The Purist List of Harmful Chemicals & Toxins

“So… Why should I have to care about this?”

The honest truth is… you don’t. It’s your body and no one is in a position to tell you what to do with it, what to put in it, or what to apply to it.

Having said that, there is a massive grey area in the cosmetics and beauty industry when it comes to being clear about the contents of their products. Most synthetic ingredients won’t do you much harm at all. But some, with repeated exposure or when used in large volumes, can start taking a toll on your organs, circulation and even your reproductive process.

These chemicals range in toxicity to the human body, and their over-all effect is in relation to a) how much of it is in the product and b) how frequently you use the product.

A simple illustration of this concept: Picture using a product to quickly wash your hands at the sink. The soap lathers and gets washed down the drain. … Versus … Washing your entire body with a product in the bathtub, soaking for an hour, and then repeating this ritual three times a week. See what I mean? The later has a much larger window of time to absorb deep into your skin.

What the heck is really in your beauty and body products?

I have created a list of chemicals I scan for and prefer to avoid, whenever possible.

Until now, this list lived inside my head. I’m publishing this list here to share with you all, so you have a reliable resource of what to look out for when shopping.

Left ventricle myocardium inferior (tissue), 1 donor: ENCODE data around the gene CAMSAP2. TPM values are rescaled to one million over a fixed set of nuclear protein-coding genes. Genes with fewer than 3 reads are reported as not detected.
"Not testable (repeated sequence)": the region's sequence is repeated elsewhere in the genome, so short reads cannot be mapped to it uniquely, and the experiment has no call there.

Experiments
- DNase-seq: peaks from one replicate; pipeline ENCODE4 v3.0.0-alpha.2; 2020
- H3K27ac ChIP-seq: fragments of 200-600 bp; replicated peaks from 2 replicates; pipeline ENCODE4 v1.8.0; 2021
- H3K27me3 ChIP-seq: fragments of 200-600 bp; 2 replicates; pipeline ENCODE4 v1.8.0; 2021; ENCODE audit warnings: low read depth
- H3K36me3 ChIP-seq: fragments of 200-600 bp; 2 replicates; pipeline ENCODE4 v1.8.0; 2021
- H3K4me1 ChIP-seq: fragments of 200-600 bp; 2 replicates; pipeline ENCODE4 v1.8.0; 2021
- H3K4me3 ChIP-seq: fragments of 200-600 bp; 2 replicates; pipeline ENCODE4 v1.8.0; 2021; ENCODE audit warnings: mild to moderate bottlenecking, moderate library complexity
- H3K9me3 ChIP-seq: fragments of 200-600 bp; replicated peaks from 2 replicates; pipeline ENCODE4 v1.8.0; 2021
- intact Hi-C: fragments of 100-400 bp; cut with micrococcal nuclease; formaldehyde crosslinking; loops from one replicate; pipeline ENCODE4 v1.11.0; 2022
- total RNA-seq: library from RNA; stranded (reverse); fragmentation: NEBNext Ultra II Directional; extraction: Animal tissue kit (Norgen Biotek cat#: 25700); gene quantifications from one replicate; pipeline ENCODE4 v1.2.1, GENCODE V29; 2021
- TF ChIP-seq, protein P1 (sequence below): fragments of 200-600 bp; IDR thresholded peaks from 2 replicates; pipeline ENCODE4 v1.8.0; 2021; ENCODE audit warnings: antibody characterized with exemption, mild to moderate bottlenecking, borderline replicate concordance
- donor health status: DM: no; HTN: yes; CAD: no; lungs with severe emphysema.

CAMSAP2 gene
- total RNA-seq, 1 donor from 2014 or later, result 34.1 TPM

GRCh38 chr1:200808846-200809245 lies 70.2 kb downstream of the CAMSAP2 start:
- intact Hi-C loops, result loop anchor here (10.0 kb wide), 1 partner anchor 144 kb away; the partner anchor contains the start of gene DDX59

Don’t feel discouraged or overwhelmed. (Trust me, the first few ones are in evvverrryyything.) Just be aware of what you are putting onto and into your body.

Remember, you are the consumer. The power to make change is possible, and it starts with what you select when shopping. Our market works on supply and demand.

This list is in no particular order except the frequency I see them on labels:

  • Sodium lauryl sulfate.  A skin-irritating foaming/bubbling agent. S.L.S. can be especially drying to the skin when it is the primary ingredient. The majority of liquid hand soaps, bodywashes and shampoos on the market use this ingredient to produce a rich lather. S.L.S. can build up in the human body’s major organs and takes a few days to expel; however is not overall extremely hazardous. For application to the skin, The International Journal Of Toxicology recommends no more than 1% concentration of sodium lauryl sulfate and notes that anything higher causes minor to severe skin irritation. (Their trials were preformed on animals and humans.)
    For further reading you may want to read here,  here, or here.
  • Sodium laureth sulfate.  Although the name is similar to the previous item on the list, Sodium laureth sulfate is chemically different. One of the primary concerns of this ingredient is that it is frequently contaiminated by carcinogenic chemicals during its processing. EWG flags this item as contamination concerns for ETHYLENE OXIDE and 1,4-DIOXANE— both have been linked to cancer and organ toxicity in humans. An opposing view is often held by the cosmetics industry that it is safe for use.
  • Parfum/Fragrance.  A catch-all label for synthetic fragrance . At this time, companies do not have to disclose what chemical combinations they use to make synthetic fragrances.

 

Note: If you know of a common chemical or additive you think should be included, please comment below to share with us. This list will be updated from time to time.